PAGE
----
Unfair Treatment of Women in Antigone and A Doll’s House

1668 words - 7 pages beyond just the workforce as displayed in the plays Antigone by Sophocles and A Doll’s House by Henrik Ibsen. Antigone is a Greek tragedy written before or in 442 BC. It is the third of the three Theban plays by Sophocles. Antigone tells the tale of a young adult woman, Antigone, who must choose between following the laws of the state or the laws of the gods. A Doll’s House takes place in the late 1800s in Norway and depicts the life of a young

Breaking Away From Society: “A Doll’s House” and “Trifles”

1698 words - 7 pages Modern interpretations of “A Doll’s House” and “Trifles” portray that these dramas are solely works of feminism, when in fact they address a more important issue of the time: marriage ideals. During this time, marriages were nothing but a masquerade. Husbands and wives hid behind their commitment, and were overly focused on the appearances and opinions of society. Society played a key role in the formation of the attitudes and opinions of

Powerful Women in Antigone and A Doll’s House

1427 words - 6 pages Doll’s House, written by Henrik Ibsen, demonstrate the interaction and roles with men and women during the 18th century. The main characters in both plays, Antigone in Antigone and Nora in A Doll’s House, show how women have struggled to find their place in the social order. They had to fight for what they wanted and face dire consequences if they disobeyed the law. Sophocles and Ibsen display the constraints placed upon women in patriarchal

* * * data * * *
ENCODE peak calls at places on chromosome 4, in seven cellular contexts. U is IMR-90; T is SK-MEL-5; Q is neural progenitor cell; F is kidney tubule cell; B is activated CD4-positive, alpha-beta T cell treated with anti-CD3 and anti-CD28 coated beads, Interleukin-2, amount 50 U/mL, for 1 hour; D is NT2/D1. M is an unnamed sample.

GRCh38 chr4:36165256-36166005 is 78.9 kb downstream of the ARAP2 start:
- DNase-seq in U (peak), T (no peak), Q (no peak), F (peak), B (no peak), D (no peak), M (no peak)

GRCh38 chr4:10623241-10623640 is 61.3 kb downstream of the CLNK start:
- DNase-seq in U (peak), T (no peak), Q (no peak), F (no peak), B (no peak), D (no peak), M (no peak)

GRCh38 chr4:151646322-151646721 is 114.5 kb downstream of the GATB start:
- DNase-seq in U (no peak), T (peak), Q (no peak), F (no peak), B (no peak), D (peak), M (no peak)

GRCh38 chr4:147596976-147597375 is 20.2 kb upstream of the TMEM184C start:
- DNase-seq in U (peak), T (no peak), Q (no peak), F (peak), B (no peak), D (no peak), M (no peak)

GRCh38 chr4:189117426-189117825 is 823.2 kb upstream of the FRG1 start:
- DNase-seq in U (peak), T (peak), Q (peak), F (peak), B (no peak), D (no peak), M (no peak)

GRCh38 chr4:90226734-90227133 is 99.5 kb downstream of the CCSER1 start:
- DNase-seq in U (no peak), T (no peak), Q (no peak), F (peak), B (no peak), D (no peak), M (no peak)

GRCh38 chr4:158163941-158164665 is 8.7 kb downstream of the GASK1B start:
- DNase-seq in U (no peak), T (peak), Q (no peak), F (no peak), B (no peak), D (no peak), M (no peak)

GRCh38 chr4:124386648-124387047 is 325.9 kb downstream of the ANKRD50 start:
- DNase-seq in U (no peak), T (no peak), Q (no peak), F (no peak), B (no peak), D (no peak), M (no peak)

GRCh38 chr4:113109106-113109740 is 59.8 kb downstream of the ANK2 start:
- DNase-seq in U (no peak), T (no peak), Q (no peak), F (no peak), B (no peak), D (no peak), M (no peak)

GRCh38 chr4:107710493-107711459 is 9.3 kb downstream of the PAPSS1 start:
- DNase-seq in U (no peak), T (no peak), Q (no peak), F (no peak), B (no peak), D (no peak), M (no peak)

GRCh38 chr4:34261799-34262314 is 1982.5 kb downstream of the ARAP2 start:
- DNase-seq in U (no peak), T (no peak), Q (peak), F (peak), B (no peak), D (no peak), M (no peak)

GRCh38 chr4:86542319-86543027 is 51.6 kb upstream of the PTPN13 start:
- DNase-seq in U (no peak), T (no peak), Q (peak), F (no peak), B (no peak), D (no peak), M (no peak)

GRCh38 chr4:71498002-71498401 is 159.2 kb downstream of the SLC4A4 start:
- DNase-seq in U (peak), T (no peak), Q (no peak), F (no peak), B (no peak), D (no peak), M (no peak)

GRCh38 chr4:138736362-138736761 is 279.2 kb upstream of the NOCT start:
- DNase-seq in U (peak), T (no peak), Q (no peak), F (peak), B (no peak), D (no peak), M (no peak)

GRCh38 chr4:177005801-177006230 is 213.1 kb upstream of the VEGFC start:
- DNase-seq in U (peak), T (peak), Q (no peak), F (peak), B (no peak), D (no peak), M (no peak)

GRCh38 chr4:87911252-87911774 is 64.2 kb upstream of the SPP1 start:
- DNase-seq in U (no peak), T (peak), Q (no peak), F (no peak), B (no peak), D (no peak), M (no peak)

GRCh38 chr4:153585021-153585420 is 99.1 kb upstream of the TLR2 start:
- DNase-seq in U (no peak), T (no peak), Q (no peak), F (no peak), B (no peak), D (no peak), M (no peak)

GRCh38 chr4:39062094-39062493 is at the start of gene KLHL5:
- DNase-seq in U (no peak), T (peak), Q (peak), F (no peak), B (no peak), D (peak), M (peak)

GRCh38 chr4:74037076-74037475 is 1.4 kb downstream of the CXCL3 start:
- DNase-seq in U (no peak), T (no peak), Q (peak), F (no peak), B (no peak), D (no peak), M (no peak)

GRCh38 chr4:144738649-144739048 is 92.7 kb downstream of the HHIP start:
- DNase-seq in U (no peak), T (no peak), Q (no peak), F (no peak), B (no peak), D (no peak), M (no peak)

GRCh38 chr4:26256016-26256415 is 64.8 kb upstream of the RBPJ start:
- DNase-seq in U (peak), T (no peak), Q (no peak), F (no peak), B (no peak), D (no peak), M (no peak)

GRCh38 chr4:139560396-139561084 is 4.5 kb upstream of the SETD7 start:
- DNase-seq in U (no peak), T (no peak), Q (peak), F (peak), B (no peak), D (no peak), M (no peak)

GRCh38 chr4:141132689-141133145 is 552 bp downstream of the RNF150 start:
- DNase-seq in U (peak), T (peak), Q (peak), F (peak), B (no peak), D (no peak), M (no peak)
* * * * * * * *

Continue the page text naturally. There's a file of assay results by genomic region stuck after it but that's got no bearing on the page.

The Use of Nature in Siddhartha and A Doll’s House

1570 words - 6 pages The Use of Nature in Siddhartha and A Doll’s House Herman Hesse and Henrik Ibsen make extensive references to and use of nature in their respective masterpieces, Siddhartha and A Doll’s House. This includes the use of nature as imagery, symbolism, and to create a motif. While the objects in nature do differ because of the location of the stories, there is also overlap. In Siddhartha Herman Hesse refers to two symbols of nature, birds and

Limitations on Women in A Doll’s House and Antigone

1710 words - 7 pages A recent study reported that 6.7% of the top earners of Fortune 500 Companies are women. This number can seem low and discouraging to modern eyes. However, this statistic would probably seem an unimaginable leap forward through the eyes of female characters in historical fiction. Henrik Ibsen, the author of A Doll’s House, offers a glimpse into the restrictions on women in the 1880’s, when the book was written. These include limited

Antigone and a Doll’s House: Women in Patriarchal Societies

1218 words - 5 pages ”Women have been taught that, for us, the earth is flat, and that if we venture out, we will fall of the edge”(Kramarae, Treichler). This notion is exemplified through both novels, Antigone by Sophocles, and A Doll’s House by Leo Tolstoy. Both novels provide a different look at women, with the two main characters showing qualities that weren’t common in this era such as determination, intelligence, rebellion, hubris, and stubbornness. In both

Parallels between A Doll’s House and The Awakening

1113 words - 4 pages Throughout history, society often places women inferior to men, causing women to be predisposed to obeying their husband without a second thought. However, when a woman begins to question the idea of loyalty and obedience, her eyes are often opened to the mold that she is encased in and becomes determined to break through and develop her self-potential. In Henrik Ibsen’s A Doll’s House and Kate Chopin’s The Awakening, the main female character